Ice, snow, and wind can cause serious damage to your property, as well as your household budget. Fortunately, there are steps you can do to avoid the cost and inconvenience of winter damage—and perhaps save money on your heating bill. Begin as the leaves begin to change color so that your home is ready before the cold, severe weather arrives.
Prepare your home’s exterior for winter weather.
When the temperatures plummet and the snow begins to fall, you’ll be glad you took these precautions to protect your home.
- Gutter cleaning is a must. Leaves, sticks, and other debris should be removed from gutters to allow melting snow and ice to flow freely. This will help to prevent ice damming, which occurs when water cannot drain via the gutters and instead penetrates into the house, causing water to drip from the ceiling and walls.
- Gutter guards should be installed. Gutter guards keep debris out of the gutter, preventing water from flowing away from the home and into the ground.
- Trees should be pruned and dead branches should be removed. Weak trees or branches could break away due to ice, snow, or wind, causing damage to your home or automobile, as well as injuring someone walking by your property.
- Steps and handrails should be repaired. When coated with snow and ice, broken staircases and banisters can be deadly.
- Seal cracks and wall openings with caulking to keep cold air and moisture out of your home. To prevent warm air from leaking out and cold air from blowing in, caulk and place weather stripping around windows and doors.
Inside your home, prepare for the winter weather.
Temperatures below freezing, as well as snow and ice, may wreak havoc on water pipes and put a strain on heating systems. For winter safety and efficiency, make sure all of your home’s interior systems are operational.
- Attics, basements, and crawl spaces should all be insulated. Snow or ice on the roof can melt if too much heat escapes via the attic. Water can then refreeze, causing more ice build-up and possibly ice dams, which can damage your roof. Basements and crawl areas that are well-insulated will also assist safeguard pipes. To avoid pipes from freezing, consider insulating garages and other unfinished areas.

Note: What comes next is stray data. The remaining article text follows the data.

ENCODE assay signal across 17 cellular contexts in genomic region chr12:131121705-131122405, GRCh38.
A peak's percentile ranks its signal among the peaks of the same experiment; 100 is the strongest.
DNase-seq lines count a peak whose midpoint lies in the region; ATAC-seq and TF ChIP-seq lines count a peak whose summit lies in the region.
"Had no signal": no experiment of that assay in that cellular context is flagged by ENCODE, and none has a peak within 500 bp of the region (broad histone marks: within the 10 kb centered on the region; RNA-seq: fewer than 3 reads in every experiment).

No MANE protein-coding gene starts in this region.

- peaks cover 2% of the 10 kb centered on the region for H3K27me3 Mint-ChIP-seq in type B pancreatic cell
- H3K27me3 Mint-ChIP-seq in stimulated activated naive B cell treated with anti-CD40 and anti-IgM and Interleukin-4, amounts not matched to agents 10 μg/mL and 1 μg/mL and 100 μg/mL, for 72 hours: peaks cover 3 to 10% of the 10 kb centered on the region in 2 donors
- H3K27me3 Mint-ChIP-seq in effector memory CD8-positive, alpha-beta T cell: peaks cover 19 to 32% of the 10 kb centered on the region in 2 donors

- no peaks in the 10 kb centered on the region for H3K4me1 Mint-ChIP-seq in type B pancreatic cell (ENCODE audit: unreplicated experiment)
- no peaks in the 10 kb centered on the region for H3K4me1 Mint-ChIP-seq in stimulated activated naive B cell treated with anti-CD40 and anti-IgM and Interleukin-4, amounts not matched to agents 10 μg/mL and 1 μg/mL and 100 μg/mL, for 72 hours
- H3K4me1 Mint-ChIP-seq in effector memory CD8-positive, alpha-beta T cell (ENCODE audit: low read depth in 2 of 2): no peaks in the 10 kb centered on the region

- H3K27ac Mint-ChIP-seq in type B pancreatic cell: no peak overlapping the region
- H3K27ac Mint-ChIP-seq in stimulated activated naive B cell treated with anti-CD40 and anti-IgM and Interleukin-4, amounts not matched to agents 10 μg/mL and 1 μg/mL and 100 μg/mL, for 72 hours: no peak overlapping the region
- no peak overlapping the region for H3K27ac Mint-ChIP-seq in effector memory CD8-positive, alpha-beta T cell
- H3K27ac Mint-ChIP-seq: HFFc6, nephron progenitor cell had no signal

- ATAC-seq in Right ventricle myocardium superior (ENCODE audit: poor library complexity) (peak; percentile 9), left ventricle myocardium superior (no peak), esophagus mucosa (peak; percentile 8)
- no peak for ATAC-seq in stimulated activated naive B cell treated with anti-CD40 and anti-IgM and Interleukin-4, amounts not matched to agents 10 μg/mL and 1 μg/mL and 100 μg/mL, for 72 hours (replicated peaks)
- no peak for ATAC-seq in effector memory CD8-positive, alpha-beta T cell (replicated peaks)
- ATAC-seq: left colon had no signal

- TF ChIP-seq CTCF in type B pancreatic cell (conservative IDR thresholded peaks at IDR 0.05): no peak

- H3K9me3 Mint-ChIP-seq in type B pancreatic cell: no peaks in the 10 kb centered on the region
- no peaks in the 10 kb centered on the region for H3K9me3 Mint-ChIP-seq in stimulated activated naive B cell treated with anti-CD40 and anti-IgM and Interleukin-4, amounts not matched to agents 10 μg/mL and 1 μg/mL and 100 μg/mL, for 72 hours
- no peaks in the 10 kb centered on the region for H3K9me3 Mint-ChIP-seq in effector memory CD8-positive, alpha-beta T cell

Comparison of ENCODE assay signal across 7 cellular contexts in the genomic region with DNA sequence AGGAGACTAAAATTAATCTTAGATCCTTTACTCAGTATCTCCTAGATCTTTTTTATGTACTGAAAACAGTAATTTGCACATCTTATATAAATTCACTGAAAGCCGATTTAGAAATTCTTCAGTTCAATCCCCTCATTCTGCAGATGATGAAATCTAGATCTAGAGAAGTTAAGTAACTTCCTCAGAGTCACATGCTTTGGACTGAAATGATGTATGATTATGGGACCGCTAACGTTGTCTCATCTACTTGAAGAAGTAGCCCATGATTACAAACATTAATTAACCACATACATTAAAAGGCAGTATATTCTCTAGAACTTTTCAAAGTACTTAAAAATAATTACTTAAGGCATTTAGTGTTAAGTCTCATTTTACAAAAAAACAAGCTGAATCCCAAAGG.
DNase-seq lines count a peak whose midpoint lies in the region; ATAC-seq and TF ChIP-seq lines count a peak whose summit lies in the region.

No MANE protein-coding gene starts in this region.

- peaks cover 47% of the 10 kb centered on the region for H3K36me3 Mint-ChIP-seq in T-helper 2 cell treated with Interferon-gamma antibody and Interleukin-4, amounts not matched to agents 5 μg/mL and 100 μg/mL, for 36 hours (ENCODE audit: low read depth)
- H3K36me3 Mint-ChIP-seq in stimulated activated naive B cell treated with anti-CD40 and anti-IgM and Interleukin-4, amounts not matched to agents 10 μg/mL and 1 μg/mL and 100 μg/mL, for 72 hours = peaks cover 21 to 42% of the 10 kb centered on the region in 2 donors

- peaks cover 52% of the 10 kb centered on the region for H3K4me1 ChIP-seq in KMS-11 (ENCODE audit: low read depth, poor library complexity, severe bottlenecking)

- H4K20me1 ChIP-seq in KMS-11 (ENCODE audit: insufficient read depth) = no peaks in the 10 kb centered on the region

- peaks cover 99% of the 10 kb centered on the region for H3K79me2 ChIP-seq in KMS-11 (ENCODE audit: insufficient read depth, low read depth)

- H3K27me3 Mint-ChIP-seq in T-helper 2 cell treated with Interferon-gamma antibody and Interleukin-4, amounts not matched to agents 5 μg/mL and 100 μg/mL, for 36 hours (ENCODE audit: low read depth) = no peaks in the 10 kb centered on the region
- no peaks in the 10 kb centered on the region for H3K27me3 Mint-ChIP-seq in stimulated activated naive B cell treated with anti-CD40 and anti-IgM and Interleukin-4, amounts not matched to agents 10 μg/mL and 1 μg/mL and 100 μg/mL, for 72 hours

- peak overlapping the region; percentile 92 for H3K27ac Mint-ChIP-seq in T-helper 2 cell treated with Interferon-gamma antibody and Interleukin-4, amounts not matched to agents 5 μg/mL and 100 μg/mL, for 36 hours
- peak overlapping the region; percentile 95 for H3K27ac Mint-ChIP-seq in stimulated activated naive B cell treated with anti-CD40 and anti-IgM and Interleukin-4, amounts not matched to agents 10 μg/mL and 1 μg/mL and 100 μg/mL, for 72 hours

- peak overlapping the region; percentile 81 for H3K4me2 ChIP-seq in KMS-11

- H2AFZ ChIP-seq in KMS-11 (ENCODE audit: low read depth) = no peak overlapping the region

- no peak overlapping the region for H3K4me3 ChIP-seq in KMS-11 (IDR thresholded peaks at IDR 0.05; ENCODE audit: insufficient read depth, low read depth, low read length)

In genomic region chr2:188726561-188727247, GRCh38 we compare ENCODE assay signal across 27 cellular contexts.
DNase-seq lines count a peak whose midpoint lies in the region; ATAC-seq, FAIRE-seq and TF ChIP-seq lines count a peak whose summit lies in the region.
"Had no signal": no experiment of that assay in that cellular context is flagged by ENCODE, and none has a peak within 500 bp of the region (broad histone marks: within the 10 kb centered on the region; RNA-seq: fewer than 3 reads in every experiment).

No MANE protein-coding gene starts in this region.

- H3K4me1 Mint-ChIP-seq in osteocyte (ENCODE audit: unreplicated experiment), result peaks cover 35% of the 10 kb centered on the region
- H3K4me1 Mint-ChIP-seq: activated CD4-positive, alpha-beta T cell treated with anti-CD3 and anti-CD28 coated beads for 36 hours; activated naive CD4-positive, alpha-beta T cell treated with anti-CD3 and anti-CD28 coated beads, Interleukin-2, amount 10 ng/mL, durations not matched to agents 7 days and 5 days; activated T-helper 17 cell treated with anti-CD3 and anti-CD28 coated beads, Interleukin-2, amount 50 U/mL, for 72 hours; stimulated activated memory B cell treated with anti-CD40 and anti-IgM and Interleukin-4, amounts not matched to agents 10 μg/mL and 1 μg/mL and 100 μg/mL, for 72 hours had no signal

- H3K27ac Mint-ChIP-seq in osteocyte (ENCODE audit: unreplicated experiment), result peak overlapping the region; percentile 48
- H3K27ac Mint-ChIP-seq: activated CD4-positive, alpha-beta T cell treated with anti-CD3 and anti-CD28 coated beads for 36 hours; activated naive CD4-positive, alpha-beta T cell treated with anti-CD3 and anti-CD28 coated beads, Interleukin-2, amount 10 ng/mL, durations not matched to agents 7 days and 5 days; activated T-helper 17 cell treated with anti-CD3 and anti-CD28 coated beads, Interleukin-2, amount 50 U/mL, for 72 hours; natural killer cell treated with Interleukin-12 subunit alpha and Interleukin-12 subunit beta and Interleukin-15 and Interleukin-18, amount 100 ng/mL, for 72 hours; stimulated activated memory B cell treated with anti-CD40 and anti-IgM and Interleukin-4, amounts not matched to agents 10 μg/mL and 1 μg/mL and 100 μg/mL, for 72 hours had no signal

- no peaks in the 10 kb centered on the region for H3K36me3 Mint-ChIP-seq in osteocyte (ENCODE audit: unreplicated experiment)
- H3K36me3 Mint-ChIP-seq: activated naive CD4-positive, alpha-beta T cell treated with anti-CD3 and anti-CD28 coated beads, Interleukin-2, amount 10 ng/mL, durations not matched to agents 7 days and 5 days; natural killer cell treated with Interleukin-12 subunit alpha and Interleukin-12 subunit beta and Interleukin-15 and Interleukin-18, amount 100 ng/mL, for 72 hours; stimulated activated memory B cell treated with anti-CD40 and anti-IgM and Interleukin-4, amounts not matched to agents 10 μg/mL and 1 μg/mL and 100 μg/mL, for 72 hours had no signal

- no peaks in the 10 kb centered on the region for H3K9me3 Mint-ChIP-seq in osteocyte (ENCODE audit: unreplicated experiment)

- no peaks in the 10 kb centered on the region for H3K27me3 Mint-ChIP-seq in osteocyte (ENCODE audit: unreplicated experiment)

- Make sure you have a backup power supply. Continuous power will keep you warm and prevent frozen pipes or a frozen battery-operated sump-pump in the case of a power outage. To ensure safety, consider obtaining a portable power generator and making sure to follow all operating instructions.
- Make an appointment to have your heating system serviced. To avoid fire and smoke damage, furnaces, boilers, and chimneys should be maintained at least once a year.
- Cracks and leaks should be looked for in the pipes. Repair any damaged pipes as soon as possible.
- Insulation or plug-in heating cable can be used to protect pipes in attics and crawl spaces. Make careful to get heating wires with built-in thermostats that are UL® approved; these will turn on the heat only when it is needed. Always follow the manufacturer’s directions when using the cables.
- Install a pressure release valve in your plumbing system in case of an emergency. This will safeguard the system from increasing pressure generated by frozen pipes, which could lead to pipe bursts.
- Remove flammable things from close proximity to any heat sources you’ll be using. Fireplaces, wood stoves, and space heaters are all examples of this.
- Smoke and carbon monoxide detectors should be installed or tested. Residential fires, as well as carbon monoxide poisoning, are more common in the winter, so make sure your detectors are in good working order.
- Find out where your pipes are and how to turn off the water. If your pipes freeze, you must act quickly. The sooner you turn off the water or call a plumber, the greater your chances of avoiding serious damage.
- To check for structural problems, hire a licensed contractor. If any damage is discovered, make the necessary repairs as quickly as feasible.
- Take precautions to avoid floods. Your certified contractor can also suggest ways to avoid flooding caused by melted snow and ice flow. Water damage to your home and valuables can be avoided with plastic coatings for interior basement walls, sump pumps, and other modifications.
- Consider purchasing sewer backup insurance. Sewer systems can be overburdened by flooding caused by melting snow. If raw sewage backs up into your home’s drains, it can ruin your floors, walls, furniture, and electrical systems for thousands of dollars. Sewer backup is not covered by normal homeowners or renters insurance plans, nor by flood insurance, although it can be acquired as a stand-alone policy or as an endorsement.